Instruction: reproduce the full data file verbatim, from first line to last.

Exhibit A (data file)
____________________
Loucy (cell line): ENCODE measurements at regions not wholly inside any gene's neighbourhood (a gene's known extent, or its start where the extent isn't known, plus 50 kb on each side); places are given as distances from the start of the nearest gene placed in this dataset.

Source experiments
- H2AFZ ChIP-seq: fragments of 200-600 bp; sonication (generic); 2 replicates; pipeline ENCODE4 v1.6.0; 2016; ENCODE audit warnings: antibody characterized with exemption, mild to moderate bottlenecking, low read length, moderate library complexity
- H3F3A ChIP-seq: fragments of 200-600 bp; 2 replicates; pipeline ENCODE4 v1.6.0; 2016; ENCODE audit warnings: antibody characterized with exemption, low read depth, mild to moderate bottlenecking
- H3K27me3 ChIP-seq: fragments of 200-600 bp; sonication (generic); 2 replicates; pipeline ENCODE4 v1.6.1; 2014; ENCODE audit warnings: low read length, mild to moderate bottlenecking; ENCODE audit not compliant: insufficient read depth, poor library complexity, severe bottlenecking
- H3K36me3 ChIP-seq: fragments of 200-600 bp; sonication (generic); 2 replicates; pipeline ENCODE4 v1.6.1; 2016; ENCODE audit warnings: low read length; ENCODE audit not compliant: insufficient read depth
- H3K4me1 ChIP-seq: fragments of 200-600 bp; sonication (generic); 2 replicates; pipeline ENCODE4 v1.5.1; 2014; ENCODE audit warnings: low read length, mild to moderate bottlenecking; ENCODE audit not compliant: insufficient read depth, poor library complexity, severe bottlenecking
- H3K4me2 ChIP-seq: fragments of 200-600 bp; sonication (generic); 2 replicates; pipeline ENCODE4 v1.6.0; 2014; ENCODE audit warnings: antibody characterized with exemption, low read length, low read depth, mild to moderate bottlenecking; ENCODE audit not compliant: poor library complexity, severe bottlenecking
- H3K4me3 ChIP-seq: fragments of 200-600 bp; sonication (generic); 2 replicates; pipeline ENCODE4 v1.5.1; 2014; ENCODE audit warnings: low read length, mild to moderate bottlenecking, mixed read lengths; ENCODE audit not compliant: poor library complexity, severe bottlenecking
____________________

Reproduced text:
Loucy (cell line): ENCODE measurements at regions not wholly inside any gene's neighbourhood (a gene's known extent, or its start where the extent isn't known, plus 50 kb on each side); places are given as distances from the start of the nearest gene placed in this dataset.

Source experiments
- H2AFZ ChIP-seq: fragments of 200-600 bp; sonication (generic); 2 replicates; pipeline ENCODE4 v1.6.0; 2016; ENCODE audit warnings: antibody characterized with exemption, mild to moderate bottlenecking, low read length, moderate library complexity
- H3F3A ChIP-seq: fragments of 200-600 bp; 2 replicates; pipeline ENCODE4 v1.6.0; 2016; ENCODE audit warnings: antibody characterized with exemption, low read depth, mild to moderate bottlenecking
- H3K27me3 ChIP-seq: fragments of 200-600 bp; sonication (generic); 2 replicates; pipeline ENCODE4 v1.6.1; 2014; ENCODE audit warnings: low read length, mild to moderate bottlenecking; ENCODE audit not compliant: insufficient read depth, poor library complexity, severe bottlenecking
- H3K36me3 ChIP-seq: fragments of 200-600 bp; sonication (generic); 2 replicates; pipeline ENCODE4 v1.6.1; 2016; ENCODE audit warnings: low read length; ENCODE audit not compliant: insufficient read depth
- H3K4me1 ChIP-seq: fragments of 200-600 bp; sonication (generic); 2 replicates; pipeline ENCODE4 v1.5.1; 2014; ENCODE audit warnings: low read length, mild to moderate bottlenecking; ENCODE audit not compliant: insufficient read depth, poor library complexity, severe bottlenecking
- H3K4me2 ChIP-seq: fragments of 200-600 bp; sonication (generic); 2 replicates; pipeline ENCODE4 v1.6.0; 2014; ENCODE audit warnings: antibody characterized with exemption, low read length, low read depth, mild to moderate bottlenecking; ENCODE audit not compliant: poor library complexity, severe bottlenecking
- H3K4me3 ChIP-seq: fragments of 200-600 bp; sonication (generic); 2 replicates; pipeline ENCODE4 v1.5.1; 2014; ENCODE audit warnings: low read length, mild to moderate bottlenecking, mixed read lengths; ENCODE audit not compliant: poor library complexity, severe bottlenecking